very Indian in spirit. The portraits of Guru Nanak Dev are in
shanta rasa The object of the artist was to convey his feelings of
peace and harmony through these paintings. His paintings of the
tenth Sikh Guru, Guru Gobind Singh, are in vira rassa. An early
painting shows the Guru seated on a throne holding a hawk. A later
painting shows the Guru riding a spirited horse. In the background
are the Shivalik hills. The determined look of the Guru is
symbolic of his defiance of tyranny of the Mughal rulers.
Sobha Singh was drawn very early to romantic tales
of Punjab. In 1929 he painted Sassi lost in the sand dunes of Sind.
She is painted as a charming young girl clad in salwar kameez,
running in search of her lover who was forcibly carried away.
Sassi typifies ideal Indian womanhood: selfless, devoted and loyal
to her lover for whose sake she bore great hardships and
ultimately sacrificed herself. Her selfless love inspired the
poets and the people of Punjab and Sind; A fine tribute to her
love was paid by the Punjabi poet Hashim, who wrote a ballad which
is still popular in Punjab on both sides of the border.
Omar Khayyam's poetry on wine and music was a favourite with the
English educated middle class Punjabis in the thirties. In a
painting Sobha Singh has shown the poet strumming a mandolin
reclining against a bolster. To the right is a beautiful young
woman offering him a cup of wine.
Studio of Sobha Singh in Kangra
Another romantic tale of Punjab, which attracted the attention of
this artist, is that of Sohni and Mahiwal, Sohni's love and
ensuing tragedy touched the hearts of the people of India. Fazl
Shah, the Punjabi poet of Lahore, wrote the love tale in verse
during the reign of Maharaja Ranjit Singh in 1824. But there must
have been earlier versions because it had already become a
favourite theme in Mughal and Rajput paintings.
Sobha Singh's most admired painting is that of Sohni-Mahiwal,
which he painted in 1944. This painting he had entrusted, along
with his other paintings, to a friend at Sheikhupura, and it
remained in Pakistan.Sobha Singh painted it again in 1948 and sold
it to a customer. He painted it for the third time and sold it to
Maharaja Karan Singh of Jammu and Kashmir, but retained its
got it printed from a quality press, and it was sold all over the
country and is found in most middle class Punjabi homes. The lithe
figure of Sohni, with a wet dupatta clinging to her torso reveals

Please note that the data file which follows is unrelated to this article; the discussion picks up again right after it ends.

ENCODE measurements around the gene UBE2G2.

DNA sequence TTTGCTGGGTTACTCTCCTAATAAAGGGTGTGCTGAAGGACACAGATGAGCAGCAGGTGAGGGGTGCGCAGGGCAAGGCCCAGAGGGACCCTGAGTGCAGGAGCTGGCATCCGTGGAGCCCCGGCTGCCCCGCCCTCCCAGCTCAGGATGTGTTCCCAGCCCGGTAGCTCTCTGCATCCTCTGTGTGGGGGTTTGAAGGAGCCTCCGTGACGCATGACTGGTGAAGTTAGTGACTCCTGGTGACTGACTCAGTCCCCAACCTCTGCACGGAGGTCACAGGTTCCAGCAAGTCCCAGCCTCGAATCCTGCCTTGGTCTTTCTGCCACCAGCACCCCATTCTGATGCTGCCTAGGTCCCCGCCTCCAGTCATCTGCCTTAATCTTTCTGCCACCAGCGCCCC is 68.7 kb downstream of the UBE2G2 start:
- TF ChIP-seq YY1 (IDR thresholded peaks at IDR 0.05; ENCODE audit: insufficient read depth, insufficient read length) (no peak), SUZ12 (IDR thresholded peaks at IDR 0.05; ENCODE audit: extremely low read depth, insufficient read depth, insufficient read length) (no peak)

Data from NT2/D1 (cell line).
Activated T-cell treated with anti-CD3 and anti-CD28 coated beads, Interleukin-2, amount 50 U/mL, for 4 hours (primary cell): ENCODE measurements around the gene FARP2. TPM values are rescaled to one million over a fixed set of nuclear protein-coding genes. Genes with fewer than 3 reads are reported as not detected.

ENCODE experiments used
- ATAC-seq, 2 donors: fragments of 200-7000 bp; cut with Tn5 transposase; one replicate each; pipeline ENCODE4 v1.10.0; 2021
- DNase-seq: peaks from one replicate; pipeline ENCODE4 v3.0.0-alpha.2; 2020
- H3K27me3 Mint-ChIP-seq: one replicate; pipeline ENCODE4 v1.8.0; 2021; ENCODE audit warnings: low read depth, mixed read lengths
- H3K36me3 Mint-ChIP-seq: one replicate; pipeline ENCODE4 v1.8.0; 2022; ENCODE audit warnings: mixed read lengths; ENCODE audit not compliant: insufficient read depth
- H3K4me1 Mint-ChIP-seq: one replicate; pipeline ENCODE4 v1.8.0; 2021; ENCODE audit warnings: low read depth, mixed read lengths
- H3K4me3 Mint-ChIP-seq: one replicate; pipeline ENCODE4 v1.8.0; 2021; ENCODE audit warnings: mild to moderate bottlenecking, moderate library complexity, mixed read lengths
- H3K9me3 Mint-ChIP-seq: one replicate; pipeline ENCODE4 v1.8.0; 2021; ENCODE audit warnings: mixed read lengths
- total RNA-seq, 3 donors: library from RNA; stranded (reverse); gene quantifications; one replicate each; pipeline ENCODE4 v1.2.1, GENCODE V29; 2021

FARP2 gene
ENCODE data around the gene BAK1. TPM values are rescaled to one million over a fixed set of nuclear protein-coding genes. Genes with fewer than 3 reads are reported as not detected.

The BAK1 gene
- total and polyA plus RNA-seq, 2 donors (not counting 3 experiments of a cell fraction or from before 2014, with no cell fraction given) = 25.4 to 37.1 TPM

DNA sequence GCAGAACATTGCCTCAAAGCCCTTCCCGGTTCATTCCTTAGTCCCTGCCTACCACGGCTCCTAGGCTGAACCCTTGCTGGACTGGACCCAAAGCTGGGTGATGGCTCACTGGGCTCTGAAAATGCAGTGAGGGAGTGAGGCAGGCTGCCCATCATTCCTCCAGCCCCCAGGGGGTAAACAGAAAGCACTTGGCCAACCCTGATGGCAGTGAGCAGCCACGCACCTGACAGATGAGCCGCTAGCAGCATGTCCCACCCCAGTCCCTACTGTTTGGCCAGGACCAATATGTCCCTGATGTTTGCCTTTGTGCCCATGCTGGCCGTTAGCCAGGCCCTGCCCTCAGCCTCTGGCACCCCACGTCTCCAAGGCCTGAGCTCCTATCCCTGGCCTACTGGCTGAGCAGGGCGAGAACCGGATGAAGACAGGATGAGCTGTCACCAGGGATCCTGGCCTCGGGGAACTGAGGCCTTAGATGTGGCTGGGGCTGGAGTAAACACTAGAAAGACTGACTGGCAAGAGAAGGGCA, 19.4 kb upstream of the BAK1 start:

her physical charm. It is a delightful representation of feminine
Sobha Singh paints Maharani Karan Singh, who were his biggest
admirers and had many paintings by him including the renowned "Sohni
Mahiwal" In spite of the developments in photography, including
colour photography, portrait painting still remains an art. A good
portrait gives an idea of the character of the sitter, which no
photographs can provide. Besides, the colour tones of a good
portrait can never be matched by a colour photograph.Sobha Singh
has painted a number of outstanding portraits. In 1948 he painted
a portrait of Mahatma Gandhi for the Public Relations Department
of the Punjab Government.
Sobha Singh's Greatest Masterpieces - "Guru Nanak" in the "Aashirwad"
pose. This was created during late 50's. The hand of Guru Nanak
was recreated by a renowned palmist Pundit Agnihotri of Hamirpur
after a thorough study of the 'Janam Patri' of Guru Nanak
Sobha Singh's cottage at Andretta has become an art
centre, which is visited by scores of his admirers. Local hill-men
and women also drop in. For their benefit he has constructed a
separate gallery in which apart from his portraits of the Sikh
Gurus, he has displayed the paintings of Sri Krishna, Sri Rama,
Sheikh Farid and Jesus Christ.
Sobha Singh is revered by the Punjabis as a people's artist.
In 1973, at the initiative of Mr. I.K. Gujral, the Union Ministry
of Information and Broad-casting prepared a documentary on him. In
1974 the Punjab Government acclaimed him as the State artist. In
1982 the Punjab Arts Council gave him its highest award. In 1983
the Government of India conferred upon him a Padma Sri.
Sobha Singh worked hard to earn his laurels. He continued to paint
with zest for thirty years. A disciplined life and methodical
working have been the secrets of his creativity. No other artist
has made such an impact on the spiritual life of the people of
Punjab. When the scribbles and daubs of paint, which pass for
abstract art are forgotten, Sobha Singh's paintings will live and
be cherished as treasures, as they have a message to convey. They
have undoubtedly a unique place in the art heritage of Punjab.
Paintings by S Sobha Singh
MORE PAINTINGS BY S SOBHA SINGH